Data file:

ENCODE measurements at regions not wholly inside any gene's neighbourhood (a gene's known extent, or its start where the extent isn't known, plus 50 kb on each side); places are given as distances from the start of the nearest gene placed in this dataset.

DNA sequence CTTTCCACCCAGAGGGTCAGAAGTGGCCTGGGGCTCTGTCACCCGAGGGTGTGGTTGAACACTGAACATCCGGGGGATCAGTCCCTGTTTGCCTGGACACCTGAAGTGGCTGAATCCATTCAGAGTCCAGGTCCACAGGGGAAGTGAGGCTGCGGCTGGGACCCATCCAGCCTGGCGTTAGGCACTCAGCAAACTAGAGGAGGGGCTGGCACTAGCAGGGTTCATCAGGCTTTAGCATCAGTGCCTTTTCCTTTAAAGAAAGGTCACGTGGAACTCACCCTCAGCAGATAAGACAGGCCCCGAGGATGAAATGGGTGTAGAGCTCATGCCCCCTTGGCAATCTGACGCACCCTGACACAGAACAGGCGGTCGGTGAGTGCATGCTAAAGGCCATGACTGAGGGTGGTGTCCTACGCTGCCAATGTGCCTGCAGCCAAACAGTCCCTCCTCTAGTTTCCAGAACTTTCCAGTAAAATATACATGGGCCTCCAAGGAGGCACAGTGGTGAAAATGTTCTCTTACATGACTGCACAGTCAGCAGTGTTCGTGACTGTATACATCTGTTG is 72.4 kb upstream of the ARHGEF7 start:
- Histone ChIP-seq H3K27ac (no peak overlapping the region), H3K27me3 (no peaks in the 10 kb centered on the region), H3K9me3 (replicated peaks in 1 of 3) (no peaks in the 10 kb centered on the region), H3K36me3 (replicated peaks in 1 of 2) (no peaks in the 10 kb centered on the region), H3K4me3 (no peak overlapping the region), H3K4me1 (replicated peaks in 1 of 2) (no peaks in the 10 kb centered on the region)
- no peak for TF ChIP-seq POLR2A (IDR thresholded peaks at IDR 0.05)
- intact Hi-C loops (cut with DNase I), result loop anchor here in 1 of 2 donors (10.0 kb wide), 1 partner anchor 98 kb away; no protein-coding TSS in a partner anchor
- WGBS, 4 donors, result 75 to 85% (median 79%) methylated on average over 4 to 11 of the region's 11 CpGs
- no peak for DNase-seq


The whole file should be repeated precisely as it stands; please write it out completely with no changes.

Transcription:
ENCODE measurements at regions not wholly inside any gene's neighbourhood (a gene's known extent, or its start where the extent isn't known, plus 50 kb on each side); places are given as distances from the start of the nearest gene placed in this dataset.

DNA sequence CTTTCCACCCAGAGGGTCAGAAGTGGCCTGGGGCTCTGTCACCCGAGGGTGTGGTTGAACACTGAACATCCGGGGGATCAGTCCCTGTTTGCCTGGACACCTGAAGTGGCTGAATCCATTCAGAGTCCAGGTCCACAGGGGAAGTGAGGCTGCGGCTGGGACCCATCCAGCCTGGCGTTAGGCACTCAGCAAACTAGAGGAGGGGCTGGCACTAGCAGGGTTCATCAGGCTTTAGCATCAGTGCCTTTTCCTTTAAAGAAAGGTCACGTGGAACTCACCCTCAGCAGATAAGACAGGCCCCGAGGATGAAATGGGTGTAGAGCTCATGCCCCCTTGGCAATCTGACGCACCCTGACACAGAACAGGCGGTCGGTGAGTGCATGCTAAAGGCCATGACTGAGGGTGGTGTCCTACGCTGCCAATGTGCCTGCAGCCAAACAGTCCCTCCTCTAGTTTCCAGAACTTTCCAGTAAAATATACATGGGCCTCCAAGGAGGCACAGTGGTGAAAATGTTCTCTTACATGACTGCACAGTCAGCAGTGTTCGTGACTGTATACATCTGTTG is 72.4 kb upstream of the ARHGEF7 start:
- Histone ChIP-seq H3K27ac (no peak overlapping the region), H3K27me3 (no peaks in the 10 kb centered on the region), H3K9me3 (replicated peaks in 1 of 3) (no peaks in the 10 kb centered on the region), H3K36me3 (replicated peaks in 1 of 2) (no peaks in the 10 kb centered on the region), H3K4me3 (no peak overlapping the region), H3K4me1 (replicated peaks in 1 of 2) (no peaks in the 10 kb centered on the region)
- no peak for TF ChIP-seq POLR2A (IDR thresholded peaks at IDR 0.05)
- intact Hi-C loops (cut with DNase I), result loop anchor here in 1 of 2 donors (10.0 kb wide), 1 partner anchor 98 kb away; no protein-coding TSS in a partner anchor
- WGBS, 4 donors, result 75 to 85% (median 79%) methylated on average over 4 to 11 of the region's 11 CpGs
- no peak for DNase-seq